All in all, a great day spent enjoying the outdoors. Couple more weeks and things will start to fall together for ID, WY, AZ, and Mt. and we will all know how our Fall schedules will develope. Good luck to everyone.


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Well, struck out for quite a few more apps, raffles, and Super Tags in a few more states and was really starting to get discouraged. Finally today rolled around and they posted Wyoming results. Bingo! Got a unit 98 antelope tag for the west side of Kemmerer. How I missed out on a deer tag with max points, and drew a random antelope with NO points in a quality unit is beyond me - but I won't complain. Hopefully Idaho will be good for us next week and we will be able to plan out a schedule for the remainder off the season. Gee, I think I'm at 1 for 55 tries now! :)


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Well, it picked up a little more this week with the Idaho draws being posted. Maybe it won't be so slow a year after all. :) I get to hunt for muzzle loader speedgoat again with Predator (Lisa), after she gets done helping her Dad get a monster Utah bull. No luck for the wife, my boys, or the grand kids. My hunting partners drew both the muzzle loader antelope and muzzle loader deer, so lots of smoke in the air this Fall. His daughter has a late rifle hunt for elk up in Unit 30, so we can hunt whitetails and elk at the same time. Come on Arizona, hurry up and draw, and then Texas is the final one of the year. Good luck to everyone on any remaining ones. Practice a lot and get some great photos for us all to drool over.


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Had a weekend free for a change, so decided to drop down to northern Utah and hook up with Predator to rip some lips on local finny creatures. Hadn't tried this in Utah yet, and figured it was worth the trip. The lake was absolutely beautiful and relatively vacant when I arrived at 0730. What a perfect day for float-tubing.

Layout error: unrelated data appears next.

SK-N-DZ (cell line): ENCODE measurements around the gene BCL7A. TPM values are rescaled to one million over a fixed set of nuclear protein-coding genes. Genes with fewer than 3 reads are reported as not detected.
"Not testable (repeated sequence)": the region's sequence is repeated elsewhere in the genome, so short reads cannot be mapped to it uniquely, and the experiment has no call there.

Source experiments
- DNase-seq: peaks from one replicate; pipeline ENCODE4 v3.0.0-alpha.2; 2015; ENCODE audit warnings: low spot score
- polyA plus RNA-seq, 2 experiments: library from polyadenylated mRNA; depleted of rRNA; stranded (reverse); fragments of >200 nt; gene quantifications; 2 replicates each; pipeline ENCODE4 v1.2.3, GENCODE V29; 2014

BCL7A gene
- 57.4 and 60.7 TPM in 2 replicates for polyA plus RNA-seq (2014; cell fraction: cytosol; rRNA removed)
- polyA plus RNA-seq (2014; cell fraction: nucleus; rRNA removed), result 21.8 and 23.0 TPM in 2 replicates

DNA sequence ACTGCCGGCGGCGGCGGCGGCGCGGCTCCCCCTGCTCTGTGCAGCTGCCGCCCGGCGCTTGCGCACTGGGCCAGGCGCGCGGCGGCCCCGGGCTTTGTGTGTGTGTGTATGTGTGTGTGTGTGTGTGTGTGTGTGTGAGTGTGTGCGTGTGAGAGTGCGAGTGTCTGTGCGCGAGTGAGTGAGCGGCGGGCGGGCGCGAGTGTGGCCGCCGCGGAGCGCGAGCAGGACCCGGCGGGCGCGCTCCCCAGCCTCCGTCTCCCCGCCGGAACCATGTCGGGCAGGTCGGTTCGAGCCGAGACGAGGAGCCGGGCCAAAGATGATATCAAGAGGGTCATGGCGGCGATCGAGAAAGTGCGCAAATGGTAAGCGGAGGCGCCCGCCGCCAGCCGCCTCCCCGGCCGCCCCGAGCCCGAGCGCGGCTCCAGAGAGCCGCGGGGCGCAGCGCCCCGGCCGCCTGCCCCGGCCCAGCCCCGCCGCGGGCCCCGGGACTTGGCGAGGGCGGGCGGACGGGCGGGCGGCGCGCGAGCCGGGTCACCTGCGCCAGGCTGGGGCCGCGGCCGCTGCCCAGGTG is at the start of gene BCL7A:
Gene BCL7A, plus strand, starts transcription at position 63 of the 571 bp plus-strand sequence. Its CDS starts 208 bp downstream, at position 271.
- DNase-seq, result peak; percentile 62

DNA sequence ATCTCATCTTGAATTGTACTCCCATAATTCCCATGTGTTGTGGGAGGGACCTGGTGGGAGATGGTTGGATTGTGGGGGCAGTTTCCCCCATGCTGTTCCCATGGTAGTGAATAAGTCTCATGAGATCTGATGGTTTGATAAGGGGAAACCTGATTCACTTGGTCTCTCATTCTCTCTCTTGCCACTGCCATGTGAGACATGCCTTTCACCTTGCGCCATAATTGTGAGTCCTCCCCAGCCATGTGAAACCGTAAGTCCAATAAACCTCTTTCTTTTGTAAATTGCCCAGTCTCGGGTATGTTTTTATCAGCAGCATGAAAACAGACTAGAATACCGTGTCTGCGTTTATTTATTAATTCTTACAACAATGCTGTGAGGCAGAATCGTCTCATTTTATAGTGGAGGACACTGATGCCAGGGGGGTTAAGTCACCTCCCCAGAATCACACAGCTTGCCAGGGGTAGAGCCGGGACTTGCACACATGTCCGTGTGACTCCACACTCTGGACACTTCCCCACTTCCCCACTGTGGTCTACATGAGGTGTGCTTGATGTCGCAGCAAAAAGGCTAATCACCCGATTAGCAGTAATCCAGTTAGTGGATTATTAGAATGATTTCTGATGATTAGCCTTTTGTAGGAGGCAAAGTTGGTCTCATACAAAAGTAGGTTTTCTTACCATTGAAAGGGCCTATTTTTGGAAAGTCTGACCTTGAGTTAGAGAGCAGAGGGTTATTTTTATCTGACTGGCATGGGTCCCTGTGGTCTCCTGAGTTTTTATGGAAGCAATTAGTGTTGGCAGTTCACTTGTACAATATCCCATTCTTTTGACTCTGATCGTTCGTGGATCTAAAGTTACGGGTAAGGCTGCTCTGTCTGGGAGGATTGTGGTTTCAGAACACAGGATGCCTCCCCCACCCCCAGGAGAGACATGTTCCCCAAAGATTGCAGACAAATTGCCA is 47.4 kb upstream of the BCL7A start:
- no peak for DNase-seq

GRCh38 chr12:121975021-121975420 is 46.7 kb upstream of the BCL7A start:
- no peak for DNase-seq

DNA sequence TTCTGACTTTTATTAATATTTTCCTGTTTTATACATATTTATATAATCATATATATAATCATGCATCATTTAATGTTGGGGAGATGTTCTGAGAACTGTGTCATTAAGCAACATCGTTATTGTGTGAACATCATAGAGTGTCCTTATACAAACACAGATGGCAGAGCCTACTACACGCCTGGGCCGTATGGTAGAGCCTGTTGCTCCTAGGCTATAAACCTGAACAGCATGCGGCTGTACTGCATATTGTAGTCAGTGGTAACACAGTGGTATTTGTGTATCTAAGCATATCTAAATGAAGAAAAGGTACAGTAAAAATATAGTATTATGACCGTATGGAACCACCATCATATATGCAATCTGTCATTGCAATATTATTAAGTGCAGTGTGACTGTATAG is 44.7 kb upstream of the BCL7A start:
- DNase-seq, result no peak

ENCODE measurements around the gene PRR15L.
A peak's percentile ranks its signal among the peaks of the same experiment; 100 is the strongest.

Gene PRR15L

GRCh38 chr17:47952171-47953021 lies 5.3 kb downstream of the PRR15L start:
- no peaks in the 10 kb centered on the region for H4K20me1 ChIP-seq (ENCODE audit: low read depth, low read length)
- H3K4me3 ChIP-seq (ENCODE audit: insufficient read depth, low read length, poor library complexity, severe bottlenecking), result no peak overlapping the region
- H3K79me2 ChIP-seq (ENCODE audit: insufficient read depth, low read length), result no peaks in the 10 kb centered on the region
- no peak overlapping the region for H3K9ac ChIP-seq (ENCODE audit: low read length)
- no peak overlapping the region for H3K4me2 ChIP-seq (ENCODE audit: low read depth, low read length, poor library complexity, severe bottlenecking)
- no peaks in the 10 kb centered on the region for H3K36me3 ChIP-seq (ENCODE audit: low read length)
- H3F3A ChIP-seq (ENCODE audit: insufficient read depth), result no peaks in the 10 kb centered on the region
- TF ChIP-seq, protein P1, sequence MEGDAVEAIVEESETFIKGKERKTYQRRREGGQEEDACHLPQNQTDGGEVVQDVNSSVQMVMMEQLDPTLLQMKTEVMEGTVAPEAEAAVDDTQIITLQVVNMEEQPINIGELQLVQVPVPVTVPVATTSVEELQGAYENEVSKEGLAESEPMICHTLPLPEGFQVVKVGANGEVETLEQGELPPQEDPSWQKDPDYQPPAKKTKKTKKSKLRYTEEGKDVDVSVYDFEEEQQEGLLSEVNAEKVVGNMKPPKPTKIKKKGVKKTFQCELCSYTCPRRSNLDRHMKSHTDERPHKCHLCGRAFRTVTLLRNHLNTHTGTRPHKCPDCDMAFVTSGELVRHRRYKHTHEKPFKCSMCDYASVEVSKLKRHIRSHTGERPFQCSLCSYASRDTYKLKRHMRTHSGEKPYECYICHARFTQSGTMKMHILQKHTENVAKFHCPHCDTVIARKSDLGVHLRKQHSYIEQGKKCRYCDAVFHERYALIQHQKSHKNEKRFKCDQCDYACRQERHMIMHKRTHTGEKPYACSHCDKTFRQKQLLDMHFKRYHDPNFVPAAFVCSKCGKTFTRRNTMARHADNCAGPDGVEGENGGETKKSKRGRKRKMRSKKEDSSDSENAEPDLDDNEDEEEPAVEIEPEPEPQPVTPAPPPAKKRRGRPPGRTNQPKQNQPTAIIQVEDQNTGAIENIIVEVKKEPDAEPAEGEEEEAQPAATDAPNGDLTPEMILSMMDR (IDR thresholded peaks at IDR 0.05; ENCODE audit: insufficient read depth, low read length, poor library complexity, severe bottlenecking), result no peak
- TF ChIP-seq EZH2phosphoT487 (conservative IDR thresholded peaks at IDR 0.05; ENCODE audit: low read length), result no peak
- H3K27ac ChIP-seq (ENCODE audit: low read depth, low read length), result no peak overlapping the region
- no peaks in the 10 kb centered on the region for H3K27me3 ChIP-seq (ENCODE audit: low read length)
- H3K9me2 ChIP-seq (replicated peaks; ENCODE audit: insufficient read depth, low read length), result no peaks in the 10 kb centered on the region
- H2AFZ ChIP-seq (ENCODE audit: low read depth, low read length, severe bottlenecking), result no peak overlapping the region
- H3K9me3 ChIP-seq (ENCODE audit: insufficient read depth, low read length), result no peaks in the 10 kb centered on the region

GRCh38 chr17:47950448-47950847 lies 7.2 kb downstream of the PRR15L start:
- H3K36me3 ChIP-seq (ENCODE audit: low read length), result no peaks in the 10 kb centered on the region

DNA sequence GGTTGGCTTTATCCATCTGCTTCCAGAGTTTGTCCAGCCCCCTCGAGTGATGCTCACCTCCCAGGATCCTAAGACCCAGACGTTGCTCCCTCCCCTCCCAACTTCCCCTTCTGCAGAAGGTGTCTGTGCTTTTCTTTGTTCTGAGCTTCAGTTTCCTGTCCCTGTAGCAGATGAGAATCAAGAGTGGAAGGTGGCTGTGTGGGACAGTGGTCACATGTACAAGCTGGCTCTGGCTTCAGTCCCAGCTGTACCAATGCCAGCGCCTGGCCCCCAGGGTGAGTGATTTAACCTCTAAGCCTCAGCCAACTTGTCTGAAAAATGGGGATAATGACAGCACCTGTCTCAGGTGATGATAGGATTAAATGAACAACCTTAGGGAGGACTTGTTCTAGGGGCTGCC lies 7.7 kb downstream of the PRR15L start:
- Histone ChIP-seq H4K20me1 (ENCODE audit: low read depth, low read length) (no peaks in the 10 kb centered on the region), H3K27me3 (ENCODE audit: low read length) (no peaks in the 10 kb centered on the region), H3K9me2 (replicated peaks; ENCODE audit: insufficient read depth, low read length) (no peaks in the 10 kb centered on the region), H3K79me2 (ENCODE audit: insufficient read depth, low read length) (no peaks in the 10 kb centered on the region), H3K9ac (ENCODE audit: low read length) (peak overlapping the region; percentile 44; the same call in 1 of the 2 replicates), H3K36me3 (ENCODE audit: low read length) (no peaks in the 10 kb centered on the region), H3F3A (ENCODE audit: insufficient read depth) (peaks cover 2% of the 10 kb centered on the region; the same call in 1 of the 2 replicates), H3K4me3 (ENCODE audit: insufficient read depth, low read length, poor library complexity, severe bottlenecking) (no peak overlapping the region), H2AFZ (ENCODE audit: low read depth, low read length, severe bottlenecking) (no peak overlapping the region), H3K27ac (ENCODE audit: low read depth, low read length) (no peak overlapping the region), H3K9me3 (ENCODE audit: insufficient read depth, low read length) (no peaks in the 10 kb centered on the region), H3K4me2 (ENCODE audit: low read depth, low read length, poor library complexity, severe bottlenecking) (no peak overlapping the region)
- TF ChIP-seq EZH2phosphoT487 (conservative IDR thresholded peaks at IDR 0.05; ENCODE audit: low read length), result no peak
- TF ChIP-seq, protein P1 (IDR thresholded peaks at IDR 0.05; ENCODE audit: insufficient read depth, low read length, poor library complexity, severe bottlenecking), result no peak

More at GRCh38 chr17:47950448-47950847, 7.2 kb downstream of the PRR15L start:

Boy, how that peace and quiet changes in a hurry. Didn't realize what a popular swimming hole it was until every Mom, Dad, kid, paddle boarder, and jet skier in four counties showed up about 1100! The fishing was still pretty good until 1400, and I landed 20 bass in 5 hours. Lisa got a mixed bag of both bass and bluegills, and had plenty for a low calorie evening dinner.....


For a 102 degree day, it was pretty fun and I will put it on my list for next year (but possibly a month or two earlier!!!!!!!! The traffic wasn't too bad on the way home, and no one tried to run me over before I got back across the state line.

Back in Idaho, it was just as miserable as Utah so I had to come up with another plan of my own for the next day. That's when the stupid gene kicked in and I decided to go out in the desert and look for antelope. Yep, you guessed it - just as hot and the mirage from the heat waves was terrible. The huge rains we had in April and May are really showing up in the horn growth, but now they are just staying in the alfalfa for the cooling effect of the irrigation! Animals are smarter than us, sometimes! The pictures don't do the bucks justice, but they are really coming along.




Talked with several of the landowners I have permission with and they were enthusiastic about me and my friends working them over again this year. Should have good luck and hopefully this year we are 4 for 4.

Hope everyone has a safe Fourth of July holiday, and enjoys a celebration of their own. Will be looking forward to many other posts on other threads as we get closer to hunting seasons.


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Finally got caught up with chores and projects around the house, and decided it was time for a road trip of my own. Since I drew the Unit 98 antelope tag in Wyoming in the random draw this year, I figured I'd better get my butt over there and start scouting and learning the roads and areas. Very familiar with Unit 93, which shares a common border with 98, but haven't spent any time in the neighboring unit. An early start led me to Kemmerer and I arrived at sunrise, to see what was gonna be a day full of buck deer and lots of antelope.